That’s what we’ll talk about. That’s what we’ll find in this book, Tough Man, Tender Chicken. Frank’s story of overcoming obstacles and adversity to being a huge powerhouse.
The formula of the book is there are ten different things that Frank had to learn or he wouldn’t have been a huge success. Each one was something where he had a deficit, but he figured out where he wanted to go. He figured out what he had to learn and practice to be able to do it. It would be things like delegating and working in politics because if you’re a big enough company, you have to know how to get along with politicians. I’ll give you an example. This is something from the past. I don’t think it happens anymore. It used to happen that if there would be some bill in Congress that would impact the chicken company, maybe it had to do with importing or who knows what, a few senators or congress critters would call him and say, “Mr. Perdue, the such and such bill is coming up. Would you like to attend our fundraising breakfast?” That’s sort of like blackmail almost. I think you can’t do that anymore, but the politics of being in business is amazing.
Mitzi, you have numerous books. I’m blown away by you. Tell me about your latest book, How to be UP in Down Times.What keeps people happy is a generous, giving spirit. Click To Tweet
One of the greatest privileges of my life is the co-author of this book is Mark Victor Hansen and also his stepson, Preston Weekes. The privilege of writing a book that I think could help millions of people. Mark says that he likes it enough that he thinks it should sell a million copies. The premise of it is I made the suggestion of it. Mark’s a friend of mine. I said, “Between the three of us, we know a lot of things that can help people in stressful and difficult times. Let’s write a book.” Four weeks later, it’s printed.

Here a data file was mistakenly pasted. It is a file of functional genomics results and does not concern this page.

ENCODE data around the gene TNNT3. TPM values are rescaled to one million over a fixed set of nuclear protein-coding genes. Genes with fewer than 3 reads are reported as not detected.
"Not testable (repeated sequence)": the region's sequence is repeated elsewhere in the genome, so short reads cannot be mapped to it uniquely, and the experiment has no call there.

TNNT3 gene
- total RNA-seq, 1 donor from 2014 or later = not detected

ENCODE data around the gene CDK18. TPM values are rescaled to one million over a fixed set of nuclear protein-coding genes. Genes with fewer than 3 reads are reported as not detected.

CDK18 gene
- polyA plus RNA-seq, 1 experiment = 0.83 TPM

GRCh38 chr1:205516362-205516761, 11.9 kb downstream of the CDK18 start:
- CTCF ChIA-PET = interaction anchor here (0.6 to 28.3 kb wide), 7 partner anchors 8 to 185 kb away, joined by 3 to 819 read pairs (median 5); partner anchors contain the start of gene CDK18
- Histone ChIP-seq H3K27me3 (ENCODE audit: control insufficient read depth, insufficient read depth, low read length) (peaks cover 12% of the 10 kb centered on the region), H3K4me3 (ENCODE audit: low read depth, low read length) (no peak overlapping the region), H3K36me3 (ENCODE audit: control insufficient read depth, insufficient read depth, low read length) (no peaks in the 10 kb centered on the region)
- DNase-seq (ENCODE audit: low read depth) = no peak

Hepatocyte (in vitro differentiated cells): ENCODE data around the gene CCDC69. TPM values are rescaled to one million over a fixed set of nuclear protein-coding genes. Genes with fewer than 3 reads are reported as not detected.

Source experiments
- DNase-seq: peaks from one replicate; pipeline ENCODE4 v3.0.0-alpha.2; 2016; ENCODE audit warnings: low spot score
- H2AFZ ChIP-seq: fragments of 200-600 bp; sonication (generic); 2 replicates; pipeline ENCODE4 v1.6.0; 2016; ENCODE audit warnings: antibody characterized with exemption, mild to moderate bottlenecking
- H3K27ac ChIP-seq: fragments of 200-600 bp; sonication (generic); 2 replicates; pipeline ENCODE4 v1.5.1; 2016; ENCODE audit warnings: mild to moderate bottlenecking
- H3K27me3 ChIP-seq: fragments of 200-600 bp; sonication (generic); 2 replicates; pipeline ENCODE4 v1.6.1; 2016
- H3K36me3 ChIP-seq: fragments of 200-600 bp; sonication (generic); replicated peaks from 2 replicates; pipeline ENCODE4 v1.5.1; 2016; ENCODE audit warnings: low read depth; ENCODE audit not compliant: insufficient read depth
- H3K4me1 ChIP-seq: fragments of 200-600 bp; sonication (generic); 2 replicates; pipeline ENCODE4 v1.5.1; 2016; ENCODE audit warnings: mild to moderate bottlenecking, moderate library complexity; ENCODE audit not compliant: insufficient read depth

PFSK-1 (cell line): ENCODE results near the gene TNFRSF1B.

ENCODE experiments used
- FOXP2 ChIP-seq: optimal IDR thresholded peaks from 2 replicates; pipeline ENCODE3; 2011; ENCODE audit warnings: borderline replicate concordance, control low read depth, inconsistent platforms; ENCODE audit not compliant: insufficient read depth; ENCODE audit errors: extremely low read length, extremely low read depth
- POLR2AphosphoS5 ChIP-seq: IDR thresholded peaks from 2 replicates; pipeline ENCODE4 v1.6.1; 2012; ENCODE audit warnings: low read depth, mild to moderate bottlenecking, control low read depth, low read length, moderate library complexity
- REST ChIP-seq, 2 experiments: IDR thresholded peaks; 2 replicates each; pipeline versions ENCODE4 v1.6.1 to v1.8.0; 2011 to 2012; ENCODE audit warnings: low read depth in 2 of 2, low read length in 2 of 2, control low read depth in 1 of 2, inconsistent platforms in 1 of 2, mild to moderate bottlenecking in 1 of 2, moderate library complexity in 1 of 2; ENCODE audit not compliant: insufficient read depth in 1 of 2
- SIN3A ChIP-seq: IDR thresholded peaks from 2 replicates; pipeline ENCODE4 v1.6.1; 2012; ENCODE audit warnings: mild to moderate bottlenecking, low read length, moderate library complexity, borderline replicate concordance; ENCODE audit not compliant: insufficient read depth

How do you write a book in four weeks?
I’m a writer, so it wasn’t that hard. It was in total full-time. I was probably rude and unfriendly to everybody I know because when I work, I get up in the morning and I write.
I find that hard to believe that. You are so sweet.
I was blown away by Mark and Preston because I think my writing is somewhat labored. I can get it out there, but I have to polish and work on it. I had seen their first draft and I know it had to be the first draft because of the timing. Let’s say in an evening call, Mark would say, “I’m going to write on so and so.” The next morning, there it is, two or three pages. He didn’t have time to polish and rewrite a whole lot, yet, it flowed. He’s good at it. It was inspirational to watch a master at work.